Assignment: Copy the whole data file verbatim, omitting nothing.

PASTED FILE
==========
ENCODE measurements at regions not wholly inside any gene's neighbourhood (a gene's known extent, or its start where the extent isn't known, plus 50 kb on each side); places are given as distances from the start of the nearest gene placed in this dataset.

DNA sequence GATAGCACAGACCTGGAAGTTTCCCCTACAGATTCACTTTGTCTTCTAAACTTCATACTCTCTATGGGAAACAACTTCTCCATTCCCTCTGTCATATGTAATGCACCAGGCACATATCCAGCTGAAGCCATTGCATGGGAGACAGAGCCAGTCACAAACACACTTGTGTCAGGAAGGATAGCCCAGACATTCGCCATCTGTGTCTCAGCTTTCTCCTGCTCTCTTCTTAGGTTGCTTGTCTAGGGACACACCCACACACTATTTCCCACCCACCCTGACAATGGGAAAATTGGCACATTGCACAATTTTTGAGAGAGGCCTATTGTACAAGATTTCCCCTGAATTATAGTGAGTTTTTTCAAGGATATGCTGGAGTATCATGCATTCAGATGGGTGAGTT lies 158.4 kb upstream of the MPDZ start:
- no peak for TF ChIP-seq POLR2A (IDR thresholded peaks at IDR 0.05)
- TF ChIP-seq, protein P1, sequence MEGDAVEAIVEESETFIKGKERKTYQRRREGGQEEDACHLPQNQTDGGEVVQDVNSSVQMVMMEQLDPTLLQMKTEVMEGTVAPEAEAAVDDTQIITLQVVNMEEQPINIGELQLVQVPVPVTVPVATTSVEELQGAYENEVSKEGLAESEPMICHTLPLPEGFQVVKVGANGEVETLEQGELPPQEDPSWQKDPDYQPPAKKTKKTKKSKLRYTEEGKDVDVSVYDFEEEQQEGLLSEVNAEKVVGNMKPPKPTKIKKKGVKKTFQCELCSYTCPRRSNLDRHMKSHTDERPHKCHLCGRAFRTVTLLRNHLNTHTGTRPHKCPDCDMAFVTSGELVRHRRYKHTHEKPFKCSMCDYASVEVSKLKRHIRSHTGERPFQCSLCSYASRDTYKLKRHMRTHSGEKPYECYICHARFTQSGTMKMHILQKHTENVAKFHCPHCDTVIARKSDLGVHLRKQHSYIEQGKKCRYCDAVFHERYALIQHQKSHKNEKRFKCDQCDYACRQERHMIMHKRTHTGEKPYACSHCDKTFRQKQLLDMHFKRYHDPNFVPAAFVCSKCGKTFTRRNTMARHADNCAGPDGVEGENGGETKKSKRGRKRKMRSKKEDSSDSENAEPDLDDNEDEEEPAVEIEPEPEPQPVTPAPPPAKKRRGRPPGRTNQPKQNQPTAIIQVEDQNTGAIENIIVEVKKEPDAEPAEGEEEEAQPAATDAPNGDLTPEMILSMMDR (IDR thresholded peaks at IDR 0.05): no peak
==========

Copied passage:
ENCODE measurements at regions not wholly inside any gene's neighbourhood (a gene's known extent, or its start where the extent isn't known, plus 50 kb on each side); places are given as distances from the start of the nearest gene placed in this dataset.

DNA sequence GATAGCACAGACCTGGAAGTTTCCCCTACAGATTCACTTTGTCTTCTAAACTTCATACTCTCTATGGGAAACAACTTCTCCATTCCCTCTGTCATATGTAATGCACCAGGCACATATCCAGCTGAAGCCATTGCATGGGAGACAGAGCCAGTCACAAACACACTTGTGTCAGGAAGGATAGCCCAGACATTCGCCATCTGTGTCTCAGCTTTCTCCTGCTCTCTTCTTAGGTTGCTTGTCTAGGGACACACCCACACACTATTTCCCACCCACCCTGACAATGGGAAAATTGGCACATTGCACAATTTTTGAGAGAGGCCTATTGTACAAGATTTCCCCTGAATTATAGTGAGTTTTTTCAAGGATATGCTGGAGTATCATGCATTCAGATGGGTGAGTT lies 158.4 kb upstream of the MPDZ start:
- no peak for TF ChIP-seq POLR2A (IDR thresholded peaks at IDR 0.05)
- TF ChIP-seq, protein P1, sequence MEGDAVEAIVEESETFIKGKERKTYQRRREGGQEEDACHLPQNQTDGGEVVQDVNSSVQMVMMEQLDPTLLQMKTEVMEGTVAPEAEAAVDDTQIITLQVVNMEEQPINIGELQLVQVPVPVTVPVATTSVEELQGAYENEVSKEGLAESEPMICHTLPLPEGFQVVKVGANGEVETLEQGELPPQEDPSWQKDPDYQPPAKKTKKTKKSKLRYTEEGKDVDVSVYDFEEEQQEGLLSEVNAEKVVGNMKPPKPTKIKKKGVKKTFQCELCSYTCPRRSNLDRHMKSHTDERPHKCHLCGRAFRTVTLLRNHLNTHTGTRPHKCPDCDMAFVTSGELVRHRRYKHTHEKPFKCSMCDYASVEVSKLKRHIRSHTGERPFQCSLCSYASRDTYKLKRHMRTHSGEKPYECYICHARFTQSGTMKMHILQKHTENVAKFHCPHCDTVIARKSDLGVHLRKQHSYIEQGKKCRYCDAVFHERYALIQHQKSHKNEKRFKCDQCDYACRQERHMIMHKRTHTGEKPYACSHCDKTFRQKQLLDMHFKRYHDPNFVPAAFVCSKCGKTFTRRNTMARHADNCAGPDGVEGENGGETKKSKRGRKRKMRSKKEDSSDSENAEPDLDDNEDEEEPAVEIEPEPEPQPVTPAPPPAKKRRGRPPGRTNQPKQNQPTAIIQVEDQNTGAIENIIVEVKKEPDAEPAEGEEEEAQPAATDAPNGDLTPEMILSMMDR (IDR thresholded peaks at IDR 0.05): no peak